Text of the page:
Biodiversity project dicovershundreds of unique species

BREATHTAKING … Southern African countries are home to some of the richest ecosystems in the world, with Namibia taking part in a regional project aimed at building biodiversity knowledge. Photo: Absalom Shigwedha

A collaborative effort across southern Africa is making strides in understanding and protecting biodiversity, with Namibia leading the way in mapping its desert ecosystems and uncovering hundreds of unique species.

The ‘Building Biodiversity Knowledge for Action in Southern Africa’ project has seen the Namibia University of Science and Technology (Nust) develop a mapping of ecosystems in the Namib Desert.

This was revealed by the project’s coordinator, Tuhafeni Gottlieb, in Windhoek yesterday.

Gottlieb said the project falls under the Ministry of Environment, Forestry and Tourism, but is being implemented in collaboration with Nust, the National Museum of Namibia (NMN) and the National Botanical Research Institute (NBRI).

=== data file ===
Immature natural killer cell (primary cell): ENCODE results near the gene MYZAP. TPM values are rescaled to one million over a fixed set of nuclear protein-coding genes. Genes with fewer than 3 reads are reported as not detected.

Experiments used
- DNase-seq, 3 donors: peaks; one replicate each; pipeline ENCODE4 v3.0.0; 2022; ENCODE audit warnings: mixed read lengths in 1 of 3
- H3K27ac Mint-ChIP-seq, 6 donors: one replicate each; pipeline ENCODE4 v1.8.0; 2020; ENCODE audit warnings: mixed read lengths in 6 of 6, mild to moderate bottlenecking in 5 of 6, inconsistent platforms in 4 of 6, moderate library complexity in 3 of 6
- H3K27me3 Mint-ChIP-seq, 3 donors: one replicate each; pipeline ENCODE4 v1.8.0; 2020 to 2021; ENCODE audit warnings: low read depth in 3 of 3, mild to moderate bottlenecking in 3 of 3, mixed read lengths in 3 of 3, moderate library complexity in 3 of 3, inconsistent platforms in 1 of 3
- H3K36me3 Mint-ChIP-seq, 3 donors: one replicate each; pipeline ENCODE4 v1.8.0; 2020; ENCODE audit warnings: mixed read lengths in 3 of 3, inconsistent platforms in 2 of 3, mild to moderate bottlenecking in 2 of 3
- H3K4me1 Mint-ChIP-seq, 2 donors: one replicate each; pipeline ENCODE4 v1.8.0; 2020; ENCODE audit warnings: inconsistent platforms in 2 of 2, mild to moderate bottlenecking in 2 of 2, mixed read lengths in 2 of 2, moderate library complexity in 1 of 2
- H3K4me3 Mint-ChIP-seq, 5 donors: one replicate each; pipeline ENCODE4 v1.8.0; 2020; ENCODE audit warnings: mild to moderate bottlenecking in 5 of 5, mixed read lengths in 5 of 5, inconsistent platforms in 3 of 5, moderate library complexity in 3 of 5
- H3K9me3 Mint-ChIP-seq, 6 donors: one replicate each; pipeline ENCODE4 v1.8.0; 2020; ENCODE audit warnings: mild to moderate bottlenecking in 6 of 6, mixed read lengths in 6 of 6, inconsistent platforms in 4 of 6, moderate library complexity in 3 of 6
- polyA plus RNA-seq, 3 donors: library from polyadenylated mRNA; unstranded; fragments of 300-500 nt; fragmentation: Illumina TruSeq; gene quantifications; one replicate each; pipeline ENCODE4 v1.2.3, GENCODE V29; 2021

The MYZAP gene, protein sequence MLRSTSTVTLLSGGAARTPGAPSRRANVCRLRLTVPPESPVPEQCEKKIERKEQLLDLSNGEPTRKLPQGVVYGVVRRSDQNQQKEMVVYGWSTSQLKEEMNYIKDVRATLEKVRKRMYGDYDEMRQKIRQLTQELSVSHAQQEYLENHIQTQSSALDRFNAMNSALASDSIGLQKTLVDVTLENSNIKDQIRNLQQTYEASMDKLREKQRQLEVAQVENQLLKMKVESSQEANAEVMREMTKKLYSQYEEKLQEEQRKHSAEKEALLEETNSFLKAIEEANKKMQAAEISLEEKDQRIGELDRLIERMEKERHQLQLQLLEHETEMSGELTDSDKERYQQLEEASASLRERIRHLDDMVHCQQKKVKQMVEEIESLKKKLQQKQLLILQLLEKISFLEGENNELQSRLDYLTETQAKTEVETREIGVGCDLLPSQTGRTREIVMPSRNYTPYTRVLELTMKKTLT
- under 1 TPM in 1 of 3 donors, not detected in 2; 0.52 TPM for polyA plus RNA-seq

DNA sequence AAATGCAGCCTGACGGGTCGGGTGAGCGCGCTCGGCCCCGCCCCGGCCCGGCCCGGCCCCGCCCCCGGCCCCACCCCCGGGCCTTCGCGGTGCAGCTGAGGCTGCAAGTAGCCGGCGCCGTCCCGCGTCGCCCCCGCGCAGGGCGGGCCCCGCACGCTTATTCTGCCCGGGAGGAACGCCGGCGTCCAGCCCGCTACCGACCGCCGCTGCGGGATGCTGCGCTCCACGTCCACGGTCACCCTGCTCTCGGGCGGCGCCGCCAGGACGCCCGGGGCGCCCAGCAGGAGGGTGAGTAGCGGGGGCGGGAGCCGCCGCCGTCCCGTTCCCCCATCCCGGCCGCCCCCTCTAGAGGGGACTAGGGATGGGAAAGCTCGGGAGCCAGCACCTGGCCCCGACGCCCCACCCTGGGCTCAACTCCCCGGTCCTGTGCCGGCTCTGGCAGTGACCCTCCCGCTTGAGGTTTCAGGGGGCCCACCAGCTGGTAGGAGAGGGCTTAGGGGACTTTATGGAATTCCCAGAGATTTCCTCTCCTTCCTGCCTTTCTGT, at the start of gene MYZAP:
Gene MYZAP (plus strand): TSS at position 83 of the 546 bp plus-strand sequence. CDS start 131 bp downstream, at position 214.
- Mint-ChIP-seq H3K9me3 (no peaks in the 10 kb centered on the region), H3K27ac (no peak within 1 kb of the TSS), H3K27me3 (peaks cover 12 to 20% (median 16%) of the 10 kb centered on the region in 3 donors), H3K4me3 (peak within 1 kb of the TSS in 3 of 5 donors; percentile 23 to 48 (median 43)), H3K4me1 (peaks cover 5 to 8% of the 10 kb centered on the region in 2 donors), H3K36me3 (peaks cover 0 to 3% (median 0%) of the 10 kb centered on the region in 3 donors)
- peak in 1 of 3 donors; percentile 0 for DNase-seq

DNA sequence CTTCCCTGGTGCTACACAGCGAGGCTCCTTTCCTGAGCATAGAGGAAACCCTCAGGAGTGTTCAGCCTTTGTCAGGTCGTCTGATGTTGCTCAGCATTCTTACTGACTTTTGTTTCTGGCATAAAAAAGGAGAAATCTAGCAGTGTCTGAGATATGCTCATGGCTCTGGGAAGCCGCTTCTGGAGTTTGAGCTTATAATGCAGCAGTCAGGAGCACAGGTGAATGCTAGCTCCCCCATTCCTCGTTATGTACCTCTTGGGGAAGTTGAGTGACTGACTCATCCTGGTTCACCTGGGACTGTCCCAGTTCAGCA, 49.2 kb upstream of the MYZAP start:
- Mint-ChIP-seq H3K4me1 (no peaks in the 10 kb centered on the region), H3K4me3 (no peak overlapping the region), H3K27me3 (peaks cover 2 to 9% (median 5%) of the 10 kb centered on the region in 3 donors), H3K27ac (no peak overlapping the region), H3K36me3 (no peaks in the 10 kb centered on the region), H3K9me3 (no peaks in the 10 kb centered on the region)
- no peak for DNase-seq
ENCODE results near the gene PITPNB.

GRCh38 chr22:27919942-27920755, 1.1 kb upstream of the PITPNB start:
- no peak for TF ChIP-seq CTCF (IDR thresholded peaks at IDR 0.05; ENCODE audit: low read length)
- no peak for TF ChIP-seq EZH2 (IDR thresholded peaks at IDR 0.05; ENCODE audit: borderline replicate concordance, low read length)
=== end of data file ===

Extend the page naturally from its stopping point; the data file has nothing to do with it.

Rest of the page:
She said the objective of ecosystem mapping is to differentiate between climate, geomorphology, soil and vegetation types.

The NBRI, she said, has also identified species to be assessed by the project, including 373 endemic and 116 near endemic species.

Other achievements of the project are the updating of outdated International Union for the Conservation of Nature Red-Listed species by the NMN and the assessment of a few insect groups, as well as workshops on mapping and classification.

She said the project has also hired interns and a doctoral student for capacity building.

Gottlieb said the primary objective of the project is to strengthen the national knowledge bases on biodiversity and thus ensure that this knowledge informs land use planning and decision-making, assists with the development of environmental policy and strategies and provide a basis for future biodiversity monitoring.

The project started in July 2022 and will end in June 2027.

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